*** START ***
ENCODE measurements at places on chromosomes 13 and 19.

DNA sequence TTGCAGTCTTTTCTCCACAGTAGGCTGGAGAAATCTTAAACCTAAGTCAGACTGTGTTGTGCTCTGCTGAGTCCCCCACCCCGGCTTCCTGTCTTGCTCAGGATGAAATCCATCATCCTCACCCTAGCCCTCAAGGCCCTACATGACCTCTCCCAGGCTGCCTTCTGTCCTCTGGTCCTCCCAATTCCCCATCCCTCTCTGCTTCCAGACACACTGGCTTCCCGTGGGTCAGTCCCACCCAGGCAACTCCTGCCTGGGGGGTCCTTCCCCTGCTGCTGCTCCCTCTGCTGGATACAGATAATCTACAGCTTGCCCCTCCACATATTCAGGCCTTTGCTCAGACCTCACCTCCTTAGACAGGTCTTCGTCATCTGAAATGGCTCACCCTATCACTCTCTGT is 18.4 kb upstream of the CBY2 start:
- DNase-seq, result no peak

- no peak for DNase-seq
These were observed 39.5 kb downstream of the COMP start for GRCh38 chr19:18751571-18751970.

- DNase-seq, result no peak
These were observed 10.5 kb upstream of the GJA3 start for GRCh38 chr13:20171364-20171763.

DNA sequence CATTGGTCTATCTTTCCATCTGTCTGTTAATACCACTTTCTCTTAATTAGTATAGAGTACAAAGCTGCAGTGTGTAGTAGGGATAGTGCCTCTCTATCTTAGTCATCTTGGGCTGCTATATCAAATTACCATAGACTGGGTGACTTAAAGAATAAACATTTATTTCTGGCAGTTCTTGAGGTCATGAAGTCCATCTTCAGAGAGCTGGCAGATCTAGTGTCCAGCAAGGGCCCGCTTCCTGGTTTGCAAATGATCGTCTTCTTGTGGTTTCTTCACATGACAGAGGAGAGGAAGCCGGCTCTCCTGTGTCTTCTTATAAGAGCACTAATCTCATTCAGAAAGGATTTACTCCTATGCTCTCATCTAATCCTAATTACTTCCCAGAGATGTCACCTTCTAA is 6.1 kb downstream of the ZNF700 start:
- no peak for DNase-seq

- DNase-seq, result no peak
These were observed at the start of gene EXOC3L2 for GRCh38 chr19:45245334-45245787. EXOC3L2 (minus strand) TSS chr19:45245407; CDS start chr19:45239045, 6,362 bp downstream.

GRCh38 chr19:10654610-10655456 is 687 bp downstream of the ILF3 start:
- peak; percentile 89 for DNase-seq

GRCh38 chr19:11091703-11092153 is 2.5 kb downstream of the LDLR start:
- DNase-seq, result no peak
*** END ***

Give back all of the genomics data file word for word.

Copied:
ENCODE measurements at places on chromosomes 13 and 19.

DNA sequence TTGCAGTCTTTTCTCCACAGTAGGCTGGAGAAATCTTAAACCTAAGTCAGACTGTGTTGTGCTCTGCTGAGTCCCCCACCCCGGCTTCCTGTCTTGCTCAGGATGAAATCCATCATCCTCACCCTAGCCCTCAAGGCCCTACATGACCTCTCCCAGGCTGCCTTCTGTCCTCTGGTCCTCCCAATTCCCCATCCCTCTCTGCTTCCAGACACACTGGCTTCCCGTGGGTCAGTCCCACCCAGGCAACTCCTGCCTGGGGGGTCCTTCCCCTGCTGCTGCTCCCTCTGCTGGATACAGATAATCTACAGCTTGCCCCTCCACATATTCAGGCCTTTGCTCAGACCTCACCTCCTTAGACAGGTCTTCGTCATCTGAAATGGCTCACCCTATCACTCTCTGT is 18.4 kb upstream of the CBY2 start:
- DNase-seq, result no peak

- no peak for DNase-seq
These were observed 39.5 kb downstream of the COMP start for GRCh38 chr19:18751571-18751970.

- DNase-seq, result no peak
These were observed 10.5 kb upstream of the GJA3 start for GRCh38 chr13:20171364-20171763.

DNA sequence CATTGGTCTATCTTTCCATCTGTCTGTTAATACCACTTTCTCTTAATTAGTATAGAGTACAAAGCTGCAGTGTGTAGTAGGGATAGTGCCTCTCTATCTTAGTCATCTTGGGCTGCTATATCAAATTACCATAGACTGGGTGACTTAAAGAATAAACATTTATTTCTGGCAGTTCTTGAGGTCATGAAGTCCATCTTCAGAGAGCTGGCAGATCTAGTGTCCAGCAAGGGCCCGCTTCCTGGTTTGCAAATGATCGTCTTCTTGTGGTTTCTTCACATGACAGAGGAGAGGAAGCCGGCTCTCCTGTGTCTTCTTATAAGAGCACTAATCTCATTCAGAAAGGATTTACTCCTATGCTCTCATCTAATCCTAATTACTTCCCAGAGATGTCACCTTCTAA is 6.1 kb downstream of the ZNF700 start:
- no peak for DNase-seq

- DNase-seq, result no peak
These were observed at the start of gene EXOC3L2 for GRCh38 chr19:45245334-45245787. EXOC3L2 (minus strand) TSS chr19:45245407; CDS start chr19:45239045, 6,362 bp downstream.

GRCh38 chr19:10654610-10655456 is 687 bp downstream of the ILF3 start:
- peak; percentile 89 for DNase-seq

GRCh38 chr19:11091703-11092153 is 2.5 kb downstream of the LDLR start:
- DNase-seq, result no peak